In short, formal or legal mediators offer what is called dispute resolution or dispute settlement. These approaches are not designed to address or resolve relationship conflict. They are outcome driven processes focused on concrete, practical or financial matters. These are compromise models and do not fit with social justice issues. Applying commercial settlement models to matters of identity and difference in a relationship context risks victimisation, abuse and harm. What is needed are conflict resolution processes which are focused on relationship and human elements, generating value for all involved.

Is Mediation Suitable for Diversity, Prejudice and Discrimination

Mediation is a process for getting interests and needs met through dialogue. Individuals should not be negotiating their rights through an informal justice process such as mediation. Any negotiation on rights based issues should be supported with advice and guidance or direction to seek legal advice prior to finally committing to any agreement. Advice and support on your rights is essential prior to considering mediation on issues of prejudice and discrimination. The risk here is that the informality of mediation can be used to suppress or cover up difficult or sensitive issues. Mediation can often give a much greater sense of satisfaction, learning and justice than the narrow focus of disciplinary and grievance.

Can Mediation Help?

Mediation focuses on relationships, behaviour and communication. It helps people communicate, problem-solve and negotiate on interests and needs. This includes working with emotions, perceptions and thinking. There is scope and potential for dialogue, exchange of information, education, understanding, connection, recognition, apology and healing. However all these elements are open to subtle forms of manipulation and abuse which can leave people of colour feeling re-victimised. For a safe process, it requires mediators with a specific set of skills, values, experiences and principles. Where this is present there are a broad range of personal, professional, health and organisational benefits both for individuals and the culture of the organisation.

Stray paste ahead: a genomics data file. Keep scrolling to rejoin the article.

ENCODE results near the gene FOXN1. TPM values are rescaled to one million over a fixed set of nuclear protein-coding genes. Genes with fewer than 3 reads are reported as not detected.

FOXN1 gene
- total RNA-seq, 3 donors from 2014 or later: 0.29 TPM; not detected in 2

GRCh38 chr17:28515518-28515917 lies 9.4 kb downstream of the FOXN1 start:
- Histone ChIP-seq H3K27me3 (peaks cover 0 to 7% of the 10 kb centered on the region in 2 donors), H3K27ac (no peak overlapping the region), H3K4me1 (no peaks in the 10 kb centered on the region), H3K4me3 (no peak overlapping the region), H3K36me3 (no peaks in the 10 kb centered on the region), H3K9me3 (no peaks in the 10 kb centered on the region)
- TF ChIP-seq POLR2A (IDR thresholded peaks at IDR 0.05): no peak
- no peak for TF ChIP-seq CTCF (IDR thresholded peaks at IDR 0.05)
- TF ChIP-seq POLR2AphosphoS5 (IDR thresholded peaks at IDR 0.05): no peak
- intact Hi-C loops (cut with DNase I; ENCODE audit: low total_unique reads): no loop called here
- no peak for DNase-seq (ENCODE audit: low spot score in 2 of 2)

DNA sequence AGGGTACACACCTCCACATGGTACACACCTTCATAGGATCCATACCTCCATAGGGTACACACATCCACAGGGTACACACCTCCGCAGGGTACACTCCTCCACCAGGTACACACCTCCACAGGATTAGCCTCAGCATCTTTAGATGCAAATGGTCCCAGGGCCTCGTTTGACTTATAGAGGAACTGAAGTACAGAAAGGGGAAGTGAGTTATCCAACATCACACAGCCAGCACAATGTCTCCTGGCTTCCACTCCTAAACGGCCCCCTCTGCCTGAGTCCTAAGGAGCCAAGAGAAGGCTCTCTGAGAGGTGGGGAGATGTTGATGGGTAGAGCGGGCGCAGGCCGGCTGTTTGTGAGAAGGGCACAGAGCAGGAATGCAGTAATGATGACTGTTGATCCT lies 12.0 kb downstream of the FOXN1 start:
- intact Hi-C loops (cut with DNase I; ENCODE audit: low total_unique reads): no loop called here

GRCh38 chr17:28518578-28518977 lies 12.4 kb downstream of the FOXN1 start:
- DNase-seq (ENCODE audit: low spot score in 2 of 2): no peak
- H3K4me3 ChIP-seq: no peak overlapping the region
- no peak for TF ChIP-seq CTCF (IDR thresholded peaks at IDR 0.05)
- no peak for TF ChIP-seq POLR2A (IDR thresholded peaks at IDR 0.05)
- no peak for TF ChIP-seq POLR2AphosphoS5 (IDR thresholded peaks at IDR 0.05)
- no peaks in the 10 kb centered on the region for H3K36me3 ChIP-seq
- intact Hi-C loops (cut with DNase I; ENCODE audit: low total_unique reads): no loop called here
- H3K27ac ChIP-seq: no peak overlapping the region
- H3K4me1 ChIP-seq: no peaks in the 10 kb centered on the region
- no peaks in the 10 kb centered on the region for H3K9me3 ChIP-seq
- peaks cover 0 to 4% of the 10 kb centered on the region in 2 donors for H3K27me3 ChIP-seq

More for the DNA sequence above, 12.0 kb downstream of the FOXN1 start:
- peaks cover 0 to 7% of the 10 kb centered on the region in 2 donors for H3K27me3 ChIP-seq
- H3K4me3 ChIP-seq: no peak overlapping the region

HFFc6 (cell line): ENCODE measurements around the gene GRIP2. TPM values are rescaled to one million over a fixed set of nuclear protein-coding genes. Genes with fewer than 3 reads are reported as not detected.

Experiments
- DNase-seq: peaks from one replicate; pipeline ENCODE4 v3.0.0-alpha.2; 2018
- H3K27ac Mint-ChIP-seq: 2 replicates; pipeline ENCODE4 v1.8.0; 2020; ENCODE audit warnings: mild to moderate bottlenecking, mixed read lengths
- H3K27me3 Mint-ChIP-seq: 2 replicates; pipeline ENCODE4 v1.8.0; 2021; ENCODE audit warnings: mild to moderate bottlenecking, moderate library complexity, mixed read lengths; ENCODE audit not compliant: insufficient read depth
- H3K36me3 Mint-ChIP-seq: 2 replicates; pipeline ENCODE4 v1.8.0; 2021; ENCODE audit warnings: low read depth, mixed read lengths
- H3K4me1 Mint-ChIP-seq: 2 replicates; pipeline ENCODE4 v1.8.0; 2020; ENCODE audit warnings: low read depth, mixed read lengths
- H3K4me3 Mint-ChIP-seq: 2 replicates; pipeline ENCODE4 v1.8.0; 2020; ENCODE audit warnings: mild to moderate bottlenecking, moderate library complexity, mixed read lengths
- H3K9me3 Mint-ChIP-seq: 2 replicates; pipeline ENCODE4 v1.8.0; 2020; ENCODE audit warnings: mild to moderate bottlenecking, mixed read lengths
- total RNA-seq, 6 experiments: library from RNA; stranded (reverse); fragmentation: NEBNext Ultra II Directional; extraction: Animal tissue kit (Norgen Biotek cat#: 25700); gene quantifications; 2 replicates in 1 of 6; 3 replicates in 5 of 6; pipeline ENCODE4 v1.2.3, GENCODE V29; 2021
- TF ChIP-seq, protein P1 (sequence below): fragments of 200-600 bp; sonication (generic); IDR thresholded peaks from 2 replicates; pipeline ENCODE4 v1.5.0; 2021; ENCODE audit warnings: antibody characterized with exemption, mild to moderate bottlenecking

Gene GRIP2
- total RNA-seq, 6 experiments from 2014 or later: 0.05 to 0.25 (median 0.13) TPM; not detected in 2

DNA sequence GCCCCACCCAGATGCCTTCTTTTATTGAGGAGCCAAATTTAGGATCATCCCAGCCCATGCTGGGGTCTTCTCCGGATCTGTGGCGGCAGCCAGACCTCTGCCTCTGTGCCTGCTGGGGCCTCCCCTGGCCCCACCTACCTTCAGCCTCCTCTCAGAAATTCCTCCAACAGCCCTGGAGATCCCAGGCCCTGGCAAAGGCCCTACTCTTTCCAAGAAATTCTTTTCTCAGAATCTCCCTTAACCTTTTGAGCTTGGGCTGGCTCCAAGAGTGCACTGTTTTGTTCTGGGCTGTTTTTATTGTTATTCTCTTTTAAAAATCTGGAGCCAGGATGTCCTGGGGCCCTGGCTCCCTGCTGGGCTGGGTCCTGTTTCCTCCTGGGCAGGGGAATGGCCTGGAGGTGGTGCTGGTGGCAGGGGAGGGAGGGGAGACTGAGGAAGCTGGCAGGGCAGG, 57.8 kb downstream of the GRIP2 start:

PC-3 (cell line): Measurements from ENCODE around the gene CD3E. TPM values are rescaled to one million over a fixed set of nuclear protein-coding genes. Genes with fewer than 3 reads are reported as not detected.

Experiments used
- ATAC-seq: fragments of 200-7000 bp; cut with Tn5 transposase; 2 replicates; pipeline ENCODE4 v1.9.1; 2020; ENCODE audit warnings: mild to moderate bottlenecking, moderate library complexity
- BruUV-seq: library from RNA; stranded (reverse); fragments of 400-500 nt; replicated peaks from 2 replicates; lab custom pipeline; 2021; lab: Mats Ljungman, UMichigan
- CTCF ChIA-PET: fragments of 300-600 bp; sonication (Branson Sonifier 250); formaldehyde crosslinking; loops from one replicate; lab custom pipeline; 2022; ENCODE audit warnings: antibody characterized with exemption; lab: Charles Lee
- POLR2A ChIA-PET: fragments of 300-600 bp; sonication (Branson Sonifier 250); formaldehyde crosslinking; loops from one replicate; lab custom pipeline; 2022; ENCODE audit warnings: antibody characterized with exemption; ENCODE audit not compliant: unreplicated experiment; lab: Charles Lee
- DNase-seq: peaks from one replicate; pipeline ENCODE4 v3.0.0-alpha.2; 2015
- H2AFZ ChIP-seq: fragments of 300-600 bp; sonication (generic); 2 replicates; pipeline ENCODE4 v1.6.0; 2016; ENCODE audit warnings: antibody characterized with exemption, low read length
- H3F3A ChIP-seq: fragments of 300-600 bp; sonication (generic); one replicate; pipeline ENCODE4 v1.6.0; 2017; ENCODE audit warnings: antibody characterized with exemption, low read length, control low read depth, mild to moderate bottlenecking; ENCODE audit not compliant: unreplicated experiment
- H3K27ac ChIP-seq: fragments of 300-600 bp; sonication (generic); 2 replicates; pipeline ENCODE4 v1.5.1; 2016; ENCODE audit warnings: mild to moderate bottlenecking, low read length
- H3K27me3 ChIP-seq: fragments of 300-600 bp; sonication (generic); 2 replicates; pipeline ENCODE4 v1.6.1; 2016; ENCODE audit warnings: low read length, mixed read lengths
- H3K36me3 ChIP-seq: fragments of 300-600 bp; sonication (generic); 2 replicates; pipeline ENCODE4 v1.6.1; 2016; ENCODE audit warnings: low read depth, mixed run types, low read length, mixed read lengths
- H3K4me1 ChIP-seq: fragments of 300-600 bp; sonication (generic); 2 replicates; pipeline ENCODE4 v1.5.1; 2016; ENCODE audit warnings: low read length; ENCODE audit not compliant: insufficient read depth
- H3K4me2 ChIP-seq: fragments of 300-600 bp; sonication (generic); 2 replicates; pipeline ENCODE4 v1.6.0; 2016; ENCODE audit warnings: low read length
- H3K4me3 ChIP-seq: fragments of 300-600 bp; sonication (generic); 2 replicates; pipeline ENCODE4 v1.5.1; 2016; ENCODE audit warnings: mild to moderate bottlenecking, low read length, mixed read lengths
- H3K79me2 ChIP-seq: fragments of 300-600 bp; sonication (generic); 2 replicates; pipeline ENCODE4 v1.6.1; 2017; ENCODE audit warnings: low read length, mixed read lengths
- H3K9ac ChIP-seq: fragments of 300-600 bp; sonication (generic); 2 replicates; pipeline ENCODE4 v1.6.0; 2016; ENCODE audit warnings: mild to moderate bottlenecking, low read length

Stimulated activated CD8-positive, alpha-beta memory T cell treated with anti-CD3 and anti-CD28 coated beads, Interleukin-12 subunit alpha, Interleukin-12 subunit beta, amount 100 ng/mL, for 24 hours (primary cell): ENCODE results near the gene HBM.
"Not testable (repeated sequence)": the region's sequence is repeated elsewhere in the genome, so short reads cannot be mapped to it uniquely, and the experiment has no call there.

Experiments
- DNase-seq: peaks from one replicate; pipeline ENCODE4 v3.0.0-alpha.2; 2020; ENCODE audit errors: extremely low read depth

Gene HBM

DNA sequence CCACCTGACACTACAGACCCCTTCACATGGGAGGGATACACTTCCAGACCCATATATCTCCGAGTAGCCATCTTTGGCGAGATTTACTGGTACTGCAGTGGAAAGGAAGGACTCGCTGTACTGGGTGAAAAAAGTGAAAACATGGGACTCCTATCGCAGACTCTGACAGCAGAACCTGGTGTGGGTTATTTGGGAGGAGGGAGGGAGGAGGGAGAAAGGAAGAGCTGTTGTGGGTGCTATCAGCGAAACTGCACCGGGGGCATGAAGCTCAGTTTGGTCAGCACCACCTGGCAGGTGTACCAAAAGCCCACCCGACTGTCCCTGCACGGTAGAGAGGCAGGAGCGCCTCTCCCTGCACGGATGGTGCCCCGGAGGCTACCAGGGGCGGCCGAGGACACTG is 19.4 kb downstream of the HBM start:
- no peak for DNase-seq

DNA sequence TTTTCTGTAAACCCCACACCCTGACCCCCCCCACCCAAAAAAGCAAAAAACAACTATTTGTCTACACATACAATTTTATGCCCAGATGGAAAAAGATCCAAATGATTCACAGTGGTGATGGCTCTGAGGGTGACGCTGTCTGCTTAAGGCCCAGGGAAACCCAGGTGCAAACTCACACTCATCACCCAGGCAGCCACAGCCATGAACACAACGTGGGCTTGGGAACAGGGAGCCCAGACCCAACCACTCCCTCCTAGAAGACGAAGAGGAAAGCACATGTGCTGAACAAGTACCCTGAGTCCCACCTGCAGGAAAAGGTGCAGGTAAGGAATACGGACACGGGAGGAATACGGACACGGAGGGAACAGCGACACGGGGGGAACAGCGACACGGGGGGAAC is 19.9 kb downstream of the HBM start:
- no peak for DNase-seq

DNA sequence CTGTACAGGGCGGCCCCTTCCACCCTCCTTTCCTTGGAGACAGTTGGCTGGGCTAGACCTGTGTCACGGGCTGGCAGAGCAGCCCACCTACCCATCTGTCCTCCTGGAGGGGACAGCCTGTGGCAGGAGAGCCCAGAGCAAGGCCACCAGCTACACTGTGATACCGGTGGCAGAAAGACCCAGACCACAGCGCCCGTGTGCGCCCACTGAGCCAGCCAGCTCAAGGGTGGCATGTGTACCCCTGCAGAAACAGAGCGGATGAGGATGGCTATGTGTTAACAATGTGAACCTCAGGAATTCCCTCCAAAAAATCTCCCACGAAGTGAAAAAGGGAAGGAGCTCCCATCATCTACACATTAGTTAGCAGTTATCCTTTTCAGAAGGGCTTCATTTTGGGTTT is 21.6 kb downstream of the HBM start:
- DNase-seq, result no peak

Mediation offers a great deal of potential and promise. As well as understanding, connection and compassion it can also be a process for apology, taking responsibility and demonstrating accountability. Organisations can demonstrate taking responsibility by ensuring interpersonal mediation is used along side actions which achieve change at a structural level. Be wary of mediation being the only option or action taken around issues of prejudice or discrimination. This unfairly and unjustly loads an individual, potentially a victim, with responsibility when the organisation and all stakeholders should be shouldering the bulk of that responsibility.

The Problem with Mediators